SHERMAN OAKS : Vietnam Vet to Mark Return on the Run
Thirty years ago, Michael Liscio was among the first U. S. sailors shipped off to fight in the Vietnam War.
Tuesday, as a celebration of peace 20 years after the United States withdrew its last troops from Saigon, the 51-year-old Sherman Oaks actor and theater owner returns to Hanoi for the run of his life.
Stationed first in Da Nang, then Saigon, Liscio was taken by the ironic beauty of Vietnam among what he calls the Angst and chaos of more than 400 years of war. He said he has always had in the back of his mind to go back to Vietnam.
Liscio, a lifelong athlete, will run in the second annual Hanoi marathon Sunday. Then, shortly after the Vietnamese New Year, celebrated Jan. 29, he will begin the solo trek he is calling the Han-to-Ho Run. Accompanied only by an all-terrain vehicle and its driver, Liscio will run more 1,300 miles from Hanoi to Saigon, now Ho Chi Minh City.
“My wounds have healed,” Liscio said, “but like all wounds, they leave scar tissue. I guess this run is my way of marking that it is time to get over it, leave it behind.”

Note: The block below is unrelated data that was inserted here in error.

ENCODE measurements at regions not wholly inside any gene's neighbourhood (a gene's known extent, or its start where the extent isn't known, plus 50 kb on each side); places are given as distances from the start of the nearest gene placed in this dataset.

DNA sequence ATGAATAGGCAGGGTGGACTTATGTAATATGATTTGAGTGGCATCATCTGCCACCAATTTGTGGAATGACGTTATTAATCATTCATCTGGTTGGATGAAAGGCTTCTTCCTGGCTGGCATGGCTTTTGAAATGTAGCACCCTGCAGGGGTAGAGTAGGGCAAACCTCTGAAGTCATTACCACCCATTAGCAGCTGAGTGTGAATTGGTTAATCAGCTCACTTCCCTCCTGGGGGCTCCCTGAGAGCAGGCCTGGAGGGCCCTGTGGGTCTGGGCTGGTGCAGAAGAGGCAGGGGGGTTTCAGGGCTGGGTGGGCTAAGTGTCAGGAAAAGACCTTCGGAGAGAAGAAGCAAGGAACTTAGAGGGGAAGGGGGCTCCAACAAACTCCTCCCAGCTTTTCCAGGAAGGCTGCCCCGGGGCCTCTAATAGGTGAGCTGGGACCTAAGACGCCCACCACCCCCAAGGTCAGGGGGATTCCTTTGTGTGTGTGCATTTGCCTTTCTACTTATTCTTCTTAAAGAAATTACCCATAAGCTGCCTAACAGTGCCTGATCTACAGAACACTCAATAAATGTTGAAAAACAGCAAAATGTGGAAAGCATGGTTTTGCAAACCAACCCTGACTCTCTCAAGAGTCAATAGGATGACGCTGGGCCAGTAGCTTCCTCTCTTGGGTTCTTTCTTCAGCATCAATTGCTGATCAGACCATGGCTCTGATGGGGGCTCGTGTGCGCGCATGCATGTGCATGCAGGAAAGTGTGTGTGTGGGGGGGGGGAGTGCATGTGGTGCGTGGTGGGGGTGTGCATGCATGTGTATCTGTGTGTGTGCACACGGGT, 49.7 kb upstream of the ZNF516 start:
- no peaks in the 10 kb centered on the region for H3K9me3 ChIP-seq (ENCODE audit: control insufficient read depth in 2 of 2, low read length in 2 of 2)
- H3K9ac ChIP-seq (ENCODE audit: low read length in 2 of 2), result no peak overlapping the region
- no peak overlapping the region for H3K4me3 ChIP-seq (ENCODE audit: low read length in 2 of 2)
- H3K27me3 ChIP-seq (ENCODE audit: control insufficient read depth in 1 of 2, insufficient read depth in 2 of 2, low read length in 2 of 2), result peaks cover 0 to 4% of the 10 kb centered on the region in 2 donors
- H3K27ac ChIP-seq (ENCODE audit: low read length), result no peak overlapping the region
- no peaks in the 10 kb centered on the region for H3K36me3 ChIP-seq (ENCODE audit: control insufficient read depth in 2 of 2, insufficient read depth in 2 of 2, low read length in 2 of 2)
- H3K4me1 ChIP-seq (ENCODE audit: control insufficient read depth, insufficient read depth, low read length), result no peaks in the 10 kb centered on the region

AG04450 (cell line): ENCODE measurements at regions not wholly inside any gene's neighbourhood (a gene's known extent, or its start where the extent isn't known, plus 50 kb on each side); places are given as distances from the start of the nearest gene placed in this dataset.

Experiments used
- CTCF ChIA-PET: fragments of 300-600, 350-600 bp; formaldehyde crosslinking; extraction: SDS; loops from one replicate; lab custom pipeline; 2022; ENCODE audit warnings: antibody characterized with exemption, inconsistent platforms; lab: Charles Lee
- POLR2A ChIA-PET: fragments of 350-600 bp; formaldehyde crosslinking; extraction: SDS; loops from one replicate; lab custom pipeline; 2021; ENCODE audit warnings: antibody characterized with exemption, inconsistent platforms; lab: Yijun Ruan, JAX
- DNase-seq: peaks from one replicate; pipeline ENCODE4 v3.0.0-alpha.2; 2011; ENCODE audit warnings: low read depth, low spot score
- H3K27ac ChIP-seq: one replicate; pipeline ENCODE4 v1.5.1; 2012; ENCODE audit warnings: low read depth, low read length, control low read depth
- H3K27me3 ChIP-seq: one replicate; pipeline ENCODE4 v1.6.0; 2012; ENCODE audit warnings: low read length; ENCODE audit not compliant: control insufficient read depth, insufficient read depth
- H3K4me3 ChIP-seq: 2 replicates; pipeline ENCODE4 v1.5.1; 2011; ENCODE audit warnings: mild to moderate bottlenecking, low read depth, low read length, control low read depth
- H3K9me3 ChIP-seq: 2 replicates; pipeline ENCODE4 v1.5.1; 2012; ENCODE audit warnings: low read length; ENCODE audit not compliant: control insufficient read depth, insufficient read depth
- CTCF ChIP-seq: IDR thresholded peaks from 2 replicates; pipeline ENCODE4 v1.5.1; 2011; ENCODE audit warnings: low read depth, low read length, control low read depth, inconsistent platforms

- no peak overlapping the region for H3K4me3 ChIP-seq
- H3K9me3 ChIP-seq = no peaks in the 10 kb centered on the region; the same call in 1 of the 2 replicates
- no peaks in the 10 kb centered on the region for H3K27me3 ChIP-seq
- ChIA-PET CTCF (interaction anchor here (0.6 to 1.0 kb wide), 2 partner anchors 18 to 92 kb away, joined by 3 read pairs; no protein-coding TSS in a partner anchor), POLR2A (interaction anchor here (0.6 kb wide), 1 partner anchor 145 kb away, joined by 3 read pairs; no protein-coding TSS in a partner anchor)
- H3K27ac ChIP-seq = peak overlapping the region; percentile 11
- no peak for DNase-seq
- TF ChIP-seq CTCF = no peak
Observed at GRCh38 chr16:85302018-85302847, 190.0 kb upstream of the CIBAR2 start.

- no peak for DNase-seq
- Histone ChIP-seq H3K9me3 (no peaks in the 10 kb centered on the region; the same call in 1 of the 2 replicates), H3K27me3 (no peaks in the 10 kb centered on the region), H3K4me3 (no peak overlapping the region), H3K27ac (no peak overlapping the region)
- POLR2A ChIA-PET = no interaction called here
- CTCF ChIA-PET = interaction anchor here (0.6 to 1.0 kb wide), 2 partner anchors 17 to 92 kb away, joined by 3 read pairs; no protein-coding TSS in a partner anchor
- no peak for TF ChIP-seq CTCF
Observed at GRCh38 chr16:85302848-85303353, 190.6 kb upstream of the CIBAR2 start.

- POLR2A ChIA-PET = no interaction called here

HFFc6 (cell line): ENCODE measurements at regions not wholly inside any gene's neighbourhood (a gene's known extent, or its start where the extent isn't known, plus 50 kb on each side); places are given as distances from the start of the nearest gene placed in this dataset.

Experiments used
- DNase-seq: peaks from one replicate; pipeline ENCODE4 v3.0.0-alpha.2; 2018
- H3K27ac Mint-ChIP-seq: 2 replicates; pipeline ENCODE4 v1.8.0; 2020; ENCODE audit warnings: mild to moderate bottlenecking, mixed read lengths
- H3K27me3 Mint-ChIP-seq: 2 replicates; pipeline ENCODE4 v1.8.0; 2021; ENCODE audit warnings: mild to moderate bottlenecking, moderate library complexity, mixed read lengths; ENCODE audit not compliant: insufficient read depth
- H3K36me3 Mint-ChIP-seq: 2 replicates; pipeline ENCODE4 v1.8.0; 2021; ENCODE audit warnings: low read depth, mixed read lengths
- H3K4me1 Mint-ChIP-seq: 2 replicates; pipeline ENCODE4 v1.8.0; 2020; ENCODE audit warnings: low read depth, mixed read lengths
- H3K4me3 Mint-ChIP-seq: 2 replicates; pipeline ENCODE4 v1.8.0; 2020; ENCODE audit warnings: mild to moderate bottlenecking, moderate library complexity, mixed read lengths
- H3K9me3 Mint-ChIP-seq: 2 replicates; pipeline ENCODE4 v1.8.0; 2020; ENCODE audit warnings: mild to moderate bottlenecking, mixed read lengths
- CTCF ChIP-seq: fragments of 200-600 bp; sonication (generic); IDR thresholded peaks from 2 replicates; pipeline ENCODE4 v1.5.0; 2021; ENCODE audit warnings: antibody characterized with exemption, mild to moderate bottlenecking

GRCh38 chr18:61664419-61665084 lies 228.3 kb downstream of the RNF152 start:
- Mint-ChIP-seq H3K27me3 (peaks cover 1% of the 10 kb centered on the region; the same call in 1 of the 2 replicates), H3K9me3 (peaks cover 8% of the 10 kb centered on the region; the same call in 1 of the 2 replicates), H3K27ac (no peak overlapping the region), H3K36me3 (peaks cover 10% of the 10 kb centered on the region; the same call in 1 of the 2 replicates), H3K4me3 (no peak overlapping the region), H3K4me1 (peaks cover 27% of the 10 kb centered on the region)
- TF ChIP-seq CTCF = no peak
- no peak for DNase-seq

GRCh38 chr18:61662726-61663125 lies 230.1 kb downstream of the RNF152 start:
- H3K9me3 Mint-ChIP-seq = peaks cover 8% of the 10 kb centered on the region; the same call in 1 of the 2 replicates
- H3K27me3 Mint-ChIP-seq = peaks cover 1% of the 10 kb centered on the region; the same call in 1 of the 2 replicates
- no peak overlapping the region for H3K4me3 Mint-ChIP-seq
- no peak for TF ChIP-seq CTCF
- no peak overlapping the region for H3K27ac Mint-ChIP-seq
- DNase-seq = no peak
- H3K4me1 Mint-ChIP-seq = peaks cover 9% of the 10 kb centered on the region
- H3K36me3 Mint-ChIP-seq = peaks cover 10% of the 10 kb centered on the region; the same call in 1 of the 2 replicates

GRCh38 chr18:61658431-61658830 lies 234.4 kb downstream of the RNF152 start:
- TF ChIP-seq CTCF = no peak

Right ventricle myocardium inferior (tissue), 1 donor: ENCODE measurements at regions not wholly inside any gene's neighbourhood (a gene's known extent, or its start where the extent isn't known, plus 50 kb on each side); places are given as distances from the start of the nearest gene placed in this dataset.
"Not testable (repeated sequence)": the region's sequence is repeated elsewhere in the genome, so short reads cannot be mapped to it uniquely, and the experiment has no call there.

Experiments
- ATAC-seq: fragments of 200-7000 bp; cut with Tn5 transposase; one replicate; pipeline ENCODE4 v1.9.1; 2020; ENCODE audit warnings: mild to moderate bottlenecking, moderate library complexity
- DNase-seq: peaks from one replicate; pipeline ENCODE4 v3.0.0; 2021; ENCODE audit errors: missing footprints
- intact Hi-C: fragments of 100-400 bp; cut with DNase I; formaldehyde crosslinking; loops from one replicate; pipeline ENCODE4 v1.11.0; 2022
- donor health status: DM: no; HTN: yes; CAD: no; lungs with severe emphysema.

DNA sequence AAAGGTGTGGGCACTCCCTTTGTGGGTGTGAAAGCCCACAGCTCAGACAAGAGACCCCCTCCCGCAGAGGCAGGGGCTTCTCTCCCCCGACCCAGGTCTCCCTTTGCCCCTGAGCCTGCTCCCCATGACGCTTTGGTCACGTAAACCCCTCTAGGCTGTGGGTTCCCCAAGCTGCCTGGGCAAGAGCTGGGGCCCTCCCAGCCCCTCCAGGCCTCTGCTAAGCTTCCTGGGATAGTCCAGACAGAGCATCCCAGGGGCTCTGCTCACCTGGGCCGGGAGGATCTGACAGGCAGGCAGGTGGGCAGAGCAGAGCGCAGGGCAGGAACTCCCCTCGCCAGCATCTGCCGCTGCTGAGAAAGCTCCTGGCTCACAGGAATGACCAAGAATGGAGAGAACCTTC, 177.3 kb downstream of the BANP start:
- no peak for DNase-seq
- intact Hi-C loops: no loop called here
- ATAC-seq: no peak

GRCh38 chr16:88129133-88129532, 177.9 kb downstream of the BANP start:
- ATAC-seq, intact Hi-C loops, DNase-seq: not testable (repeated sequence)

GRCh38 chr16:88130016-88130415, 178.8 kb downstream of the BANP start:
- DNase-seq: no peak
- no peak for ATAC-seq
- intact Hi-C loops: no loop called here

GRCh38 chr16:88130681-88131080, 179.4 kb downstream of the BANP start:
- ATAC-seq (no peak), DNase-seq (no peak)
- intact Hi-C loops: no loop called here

There have been more than just figurative hurdles for Liscio. He has also had physical problems. Last month, while jogging on a Sherman Oaks street, Liscio tripped in a pothole and broke his leg. That evening, lying on his back, Liscio received the call that his papers had been cleared for entrance into the marathon.
Liscio remains in a foam cast, but has devised a method for running despite the injury; he puts another cast on the healthy leg. The weight balance allows him to run without crutches, although friends say he runs like Lurch, the humongous cadaver character from “The Addams Family” television show and movies.
Performing well is his best revenge, Liscio said, pointing out that he can still manage a 12-minute mile, broken leg, two casts and all.
Estimating that the 1,300-mile run will take more than 2 1/2 months, the former Mr. Teenage America will be spending his 52nd birthday on the way to Ho Chi Minh City. And running through China Beach, the approximate midpoint of his journey, sounds to Liscio like quite a celebration.
“Running has just always made me feel good about life,” he said.